For those women of reproductive age who are experiencing digestive issues, there may be another cause besides irritable bowel syndrome (IBS).

Endometriosis can cause many of the same kinds of digestive issues symptoms, but be overlooked with the assumption it’s just IBS. This crossover of symptoms can lead to endometriosis related symptoms being misdiagnosed for years.

By understanding the connection, more can be done to help with these digestive issues. Working with a nutritionist can help you gain relief and better management of these kinds of symptoms. All while having a better understanding of their true causes.

What is Endometriosis?

Endometriosis is a chronic inflammatory disease affecting 10 to 15% of women of reproductive age. It is characterized by the growth of tissues that mimic the lining of the uterus (endometrium) and grow in other parts of the body outside of the uterus, such as the ovaries, fallopian tubes, gastrointestinal tract, and even the lungs. 

Symptoms of endometriosis include: 

  • Infertility
  • Painful periods
  • Pelvic pain
  • Painful urination and/or bowel movements
  • Pain with intercourse 
  • Cyclic bloating or “endo belly”
  • Cyclic diarrhea, constipation, nausea, vomiting 

You may be noticing that some of these symptoms are distinctively digestive issues that can easily be attributed to a condition like IBS, without considering the endometriosis possibility contributing to it.

Endometriosis and Digestive Issues

Research also shows that the odds of having IBS are three times higher among patients with endometriosis compared with healthy controls.

Bloating is fairly normal and expected, leading up to the menstrual cycle. However, those with endometriosis experience much more extreme bloating that is often referred to as “endo belly”.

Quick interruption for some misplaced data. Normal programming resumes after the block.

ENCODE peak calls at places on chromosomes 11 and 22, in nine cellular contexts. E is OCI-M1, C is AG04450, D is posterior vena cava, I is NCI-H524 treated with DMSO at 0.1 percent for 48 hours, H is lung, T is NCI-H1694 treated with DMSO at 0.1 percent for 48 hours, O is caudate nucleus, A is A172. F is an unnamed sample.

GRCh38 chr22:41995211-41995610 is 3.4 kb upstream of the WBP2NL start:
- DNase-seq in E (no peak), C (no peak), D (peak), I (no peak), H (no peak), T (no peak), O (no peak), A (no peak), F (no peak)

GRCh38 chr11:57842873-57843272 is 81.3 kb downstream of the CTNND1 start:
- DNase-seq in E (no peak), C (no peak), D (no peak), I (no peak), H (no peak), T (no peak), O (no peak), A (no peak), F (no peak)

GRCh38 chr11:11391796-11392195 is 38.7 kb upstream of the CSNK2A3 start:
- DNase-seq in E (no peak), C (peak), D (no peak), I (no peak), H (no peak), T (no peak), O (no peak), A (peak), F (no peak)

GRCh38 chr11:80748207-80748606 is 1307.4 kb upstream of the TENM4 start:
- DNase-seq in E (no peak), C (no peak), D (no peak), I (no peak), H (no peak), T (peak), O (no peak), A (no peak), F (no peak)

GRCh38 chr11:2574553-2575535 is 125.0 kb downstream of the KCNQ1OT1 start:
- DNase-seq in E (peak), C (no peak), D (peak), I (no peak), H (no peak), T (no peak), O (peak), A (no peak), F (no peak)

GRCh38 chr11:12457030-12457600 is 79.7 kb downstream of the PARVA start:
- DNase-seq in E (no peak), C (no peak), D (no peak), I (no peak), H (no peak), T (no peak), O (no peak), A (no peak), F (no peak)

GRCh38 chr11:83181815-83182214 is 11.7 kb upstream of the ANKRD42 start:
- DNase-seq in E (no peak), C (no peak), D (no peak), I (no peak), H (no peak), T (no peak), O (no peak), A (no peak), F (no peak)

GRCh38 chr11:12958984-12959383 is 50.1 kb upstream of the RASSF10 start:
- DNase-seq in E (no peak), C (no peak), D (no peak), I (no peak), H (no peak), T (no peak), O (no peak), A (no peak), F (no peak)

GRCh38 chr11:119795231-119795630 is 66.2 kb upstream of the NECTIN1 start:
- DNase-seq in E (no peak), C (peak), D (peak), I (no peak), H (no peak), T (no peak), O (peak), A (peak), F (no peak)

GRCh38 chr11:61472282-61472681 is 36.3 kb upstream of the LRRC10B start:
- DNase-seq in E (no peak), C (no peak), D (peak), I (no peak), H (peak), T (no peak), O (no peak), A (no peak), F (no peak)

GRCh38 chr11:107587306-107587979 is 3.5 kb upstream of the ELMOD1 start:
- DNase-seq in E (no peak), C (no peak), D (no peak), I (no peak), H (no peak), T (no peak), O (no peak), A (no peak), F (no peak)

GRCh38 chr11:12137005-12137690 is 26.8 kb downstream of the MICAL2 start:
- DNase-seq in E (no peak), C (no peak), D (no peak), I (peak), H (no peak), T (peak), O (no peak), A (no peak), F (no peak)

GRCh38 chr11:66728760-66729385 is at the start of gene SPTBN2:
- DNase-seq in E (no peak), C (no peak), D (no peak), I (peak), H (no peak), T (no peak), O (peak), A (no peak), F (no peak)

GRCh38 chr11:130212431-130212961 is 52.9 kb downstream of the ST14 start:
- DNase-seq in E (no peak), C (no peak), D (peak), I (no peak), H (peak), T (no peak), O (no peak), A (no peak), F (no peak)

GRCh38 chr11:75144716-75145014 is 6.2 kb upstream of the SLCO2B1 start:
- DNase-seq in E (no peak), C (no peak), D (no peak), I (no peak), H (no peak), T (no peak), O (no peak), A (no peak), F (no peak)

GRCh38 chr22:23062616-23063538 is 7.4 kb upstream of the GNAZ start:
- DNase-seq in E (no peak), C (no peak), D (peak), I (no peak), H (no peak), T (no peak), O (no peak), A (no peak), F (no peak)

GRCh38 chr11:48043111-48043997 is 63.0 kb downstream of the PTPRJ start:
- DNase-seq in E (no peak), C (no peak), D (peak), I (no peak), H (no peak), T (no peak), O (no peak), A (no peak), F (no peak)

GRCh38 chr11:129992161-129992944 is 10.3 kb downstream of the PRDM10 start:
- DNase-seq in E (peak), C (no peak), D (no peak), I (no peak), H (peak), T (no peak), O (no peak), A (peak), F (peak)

Painful bloating can also occur with IBS, however it tends to not be directly related to the menstrual cycle and triggered in response to factors like stress, certain foods, and gut motility issues. Individuals with IBS also tend to experience changes in bowel habits such as constipation, diarrhea or alternating between the two. 

One way to help identify if your symptoms may be related to endometriosis is to start tracking your symptoms and when you experience them. If you notice a relation to greater symptoms that coincide with your menstrual cycle, then there’s a good chance they are connected.

So how can knowing this connection between endometriosis and digestive issues help? This knowledge enables us to use nutrition-based strategies to bring relief to both endometriosis and IBS related symptoms.

How Nutrition Can Help

Nutrition can play a role in endometriosis symptoms as well as digestive symptoms (with or without IBS). Increasing fiber intake by eating plenty of fruits, vegetables and other plant foods can help reduce excess estrogen, promote healthy bowel movements, and reduce inflammation. Consuming sources of anti-inflammatory omega-3 fats like salmon, chia seeds, and sardines can also be helpful for supporting digestive health and reducing endometriosis pain and progression

Understanding the connection and crossover between endometriosis and digestive conditions like IBS is important for receiving an accurate diagnosis and care. It can take an average of ten years for an individual with endometriosis to be diagnosed! Building a supportive care team that includes an OBGYN and possibly a gastroenterologist can be extremely helpful for symptom management and quality of life. Working with a dietitian or nutritionist can also be helpful for building a supportive nutrition plan to help with reducing inflammation, digestive issues, and pain. 


Our expert nutritionists are here to take an integrative, holistic approach to your health, including helping to support balanced hormones and overall gut health. 

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By, Chelsea Hemmenway, MS, CN, NBC-HWC

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Nichols, L. Hendrickson-Jack, L. Real Food for Fertility. Fertility Food Publishing, 2024. 

Velho RV, Werner F, Mechsner S. Endo Belly: What Is It and Why Does It Happen?-A Narrative Review. J Clin Med. 2023 Nov 19;12(22):7176. doi: 10.3390/jcm12227176. PMID: 38002788; PMCID: PMC10671958.